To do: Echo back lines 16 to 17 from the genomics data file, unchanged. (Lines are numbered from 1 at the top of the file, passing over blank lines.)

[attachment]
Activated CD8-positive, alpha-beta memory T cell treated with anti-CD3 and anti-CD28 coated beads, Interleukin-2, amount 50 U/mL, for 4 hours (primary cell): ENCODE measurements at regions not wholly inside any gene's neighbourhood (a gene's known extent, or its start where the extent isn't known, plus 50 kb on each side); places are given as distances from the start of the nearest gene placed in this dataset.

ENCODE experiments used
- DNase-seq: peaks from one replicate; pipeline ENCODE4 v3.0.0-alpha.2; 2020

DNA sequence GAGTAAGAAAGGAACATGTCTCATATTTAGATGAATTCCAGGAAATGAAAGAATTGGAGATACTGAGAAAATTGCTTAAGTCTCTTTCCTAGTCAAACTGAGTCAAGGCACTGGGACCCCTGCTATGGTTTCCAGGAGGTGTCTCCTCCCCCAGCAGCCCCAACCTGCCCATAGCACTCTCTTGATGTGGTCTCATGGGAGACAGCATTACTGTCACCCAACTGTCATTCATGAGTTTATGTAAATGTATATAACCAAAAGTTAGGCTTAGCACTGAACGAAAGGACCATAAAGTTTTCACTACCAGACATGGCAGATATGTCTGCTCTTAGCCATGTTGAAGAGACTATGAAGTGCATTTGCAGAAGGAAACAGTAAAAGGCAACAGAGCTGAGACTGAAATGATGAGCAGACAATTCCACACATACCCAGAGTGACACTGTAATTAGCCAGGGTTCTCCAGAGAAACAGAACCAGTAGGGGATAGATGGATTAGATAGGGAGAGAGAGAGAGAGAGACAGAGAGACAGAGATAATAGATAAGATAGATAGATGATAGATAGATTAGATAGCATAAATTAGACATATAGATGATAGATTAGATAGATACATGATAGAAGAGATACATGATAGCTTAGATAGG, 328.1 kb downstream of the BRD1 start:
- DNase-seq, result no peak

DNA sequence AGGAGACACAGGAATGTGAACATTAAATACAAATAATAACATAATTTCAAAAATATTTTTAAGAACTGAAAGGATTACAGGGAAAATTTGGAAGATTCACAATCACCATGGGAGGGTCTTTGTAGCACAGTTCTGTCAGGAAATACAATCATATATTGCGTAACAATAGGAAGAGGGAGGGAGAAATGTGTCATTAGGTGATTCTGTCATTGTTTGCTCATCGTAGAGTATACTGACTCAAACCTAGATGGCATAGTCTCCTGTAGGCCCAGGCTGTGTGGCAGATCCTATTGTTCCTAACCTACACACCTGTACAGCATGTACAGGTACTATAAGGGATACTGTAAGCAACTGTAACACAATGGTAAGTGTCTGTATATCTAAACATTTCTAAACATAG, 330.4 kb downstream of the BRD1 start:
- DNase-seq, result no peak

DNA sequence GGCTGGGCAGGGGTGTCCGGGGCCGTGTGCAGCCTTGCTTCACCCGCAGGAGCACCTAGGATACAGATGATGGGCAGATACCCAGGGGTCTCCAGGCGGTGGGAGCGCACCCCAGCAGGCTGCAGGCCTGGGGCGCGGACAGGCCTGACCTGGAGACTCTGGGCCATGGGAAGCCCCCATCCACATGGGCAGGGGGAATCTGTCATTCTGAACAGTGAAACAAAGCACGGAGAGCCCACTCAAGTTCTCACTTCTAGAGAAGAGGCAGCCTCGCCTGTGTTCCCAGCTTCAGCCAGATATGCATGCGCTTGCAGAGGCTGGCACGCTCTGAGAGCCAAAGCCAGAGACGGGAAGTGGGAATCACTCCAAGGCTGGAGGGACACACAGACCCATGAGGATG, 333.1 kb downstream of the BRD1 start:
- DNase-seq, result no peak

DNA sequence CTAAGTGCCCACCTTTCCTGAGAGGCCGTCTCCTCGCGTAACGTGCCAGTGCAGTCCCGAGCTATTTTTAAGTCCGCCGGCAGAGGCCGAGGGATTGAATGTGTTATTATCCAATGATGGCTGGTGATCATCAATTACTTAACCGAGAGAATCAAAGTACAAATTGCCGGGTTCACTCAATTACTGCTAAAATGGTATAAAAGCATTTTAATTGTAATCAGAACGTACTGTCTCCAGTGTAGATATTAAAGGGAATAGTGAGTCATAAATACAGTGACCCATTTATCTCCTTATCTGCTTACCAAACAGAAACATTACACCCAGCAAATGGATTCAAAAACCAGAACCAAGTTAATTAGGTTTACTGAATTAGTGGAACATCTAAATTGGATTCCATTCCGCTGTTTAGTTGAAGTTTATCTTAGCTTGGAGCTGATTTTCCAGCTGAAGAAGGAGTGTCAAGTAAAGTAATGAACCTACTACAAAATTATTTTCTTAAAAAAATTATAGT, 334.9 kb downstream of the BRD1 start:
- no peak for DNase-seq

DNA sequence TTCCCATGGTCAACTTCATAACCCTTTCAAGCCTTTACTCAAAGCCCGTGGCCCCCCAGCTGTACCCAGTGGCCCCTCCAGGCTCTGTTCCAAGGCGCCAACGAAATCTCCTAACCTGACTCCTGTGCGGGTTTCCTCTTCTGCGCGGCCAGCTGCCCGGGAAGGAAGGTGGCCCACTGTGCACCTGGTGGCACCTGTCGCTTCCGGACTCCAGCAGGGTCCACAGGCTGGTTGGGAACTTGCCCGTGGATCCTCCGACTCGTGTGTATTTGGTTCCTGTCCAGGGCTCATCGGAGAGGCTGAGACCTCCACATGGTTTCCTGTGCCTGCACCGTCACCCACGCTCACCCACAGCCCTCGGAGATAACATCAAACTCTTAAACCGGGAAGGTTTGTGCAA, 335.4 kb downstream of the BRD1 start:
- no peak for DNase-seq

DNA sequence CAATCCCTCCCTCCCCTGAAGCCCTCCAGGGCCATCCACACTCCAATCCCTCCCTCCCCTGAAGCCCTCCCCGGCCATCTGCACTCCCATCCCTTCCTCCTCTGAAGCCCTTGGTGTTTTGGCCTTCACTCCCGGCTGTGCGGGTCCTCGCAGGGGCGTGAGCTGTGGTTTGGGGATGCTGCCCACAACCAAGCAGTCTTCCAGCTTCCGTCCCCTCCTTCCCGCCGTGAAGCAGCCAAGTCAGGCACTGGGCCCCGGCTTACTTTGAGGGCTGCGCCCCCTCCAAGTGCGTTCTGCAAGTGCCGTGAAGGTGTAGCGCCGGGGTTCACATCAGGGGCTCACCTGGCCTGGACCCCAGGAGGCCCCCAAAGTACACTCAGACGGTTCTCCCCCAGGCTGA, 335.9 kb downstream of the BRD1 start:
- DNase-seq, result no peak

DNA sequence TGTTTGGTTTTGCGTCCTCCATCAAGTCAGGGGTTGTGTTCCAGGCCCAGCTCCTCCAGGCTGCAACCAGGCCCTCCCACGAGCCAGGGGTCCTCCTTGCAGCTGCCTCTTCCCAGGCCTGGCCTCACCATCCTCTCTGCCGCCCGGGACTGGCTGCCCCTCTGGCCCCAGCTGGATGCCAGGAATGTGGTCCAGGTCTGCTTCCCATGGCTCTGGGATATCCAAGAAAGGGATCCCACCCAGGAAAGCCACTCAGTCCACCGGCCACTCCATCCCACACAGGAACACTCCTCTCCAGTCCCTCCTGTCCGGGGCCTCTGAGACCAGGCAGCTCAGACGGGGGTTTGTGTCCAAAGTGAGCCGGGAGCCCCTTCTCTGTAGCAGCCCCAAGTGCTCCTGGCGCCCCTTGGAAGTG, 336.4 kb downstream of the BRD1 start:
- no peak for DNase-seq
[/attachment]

DNA sequence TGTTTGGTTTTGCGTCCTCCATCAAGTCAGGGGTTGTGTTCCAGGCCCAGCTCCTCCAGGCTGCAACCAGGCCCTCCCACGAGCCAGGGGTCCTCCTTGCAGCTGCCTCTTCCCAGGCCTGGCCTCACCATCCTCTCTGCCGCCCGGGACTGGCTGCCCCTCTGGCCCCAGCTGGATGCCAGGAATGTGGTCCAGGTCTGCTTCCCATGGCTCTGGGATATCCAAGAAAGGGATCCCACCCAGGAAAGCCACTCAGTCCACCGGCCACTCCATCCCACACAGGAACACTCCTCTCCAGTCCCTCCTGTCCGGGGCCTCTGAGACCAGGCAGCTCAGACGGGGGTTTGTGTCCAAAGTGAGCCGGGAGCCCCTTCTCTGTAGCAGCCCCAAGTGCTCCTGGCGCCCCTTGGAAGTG, 336.4 kb downstream of the BRD1 start:
- no peak for DNase-seq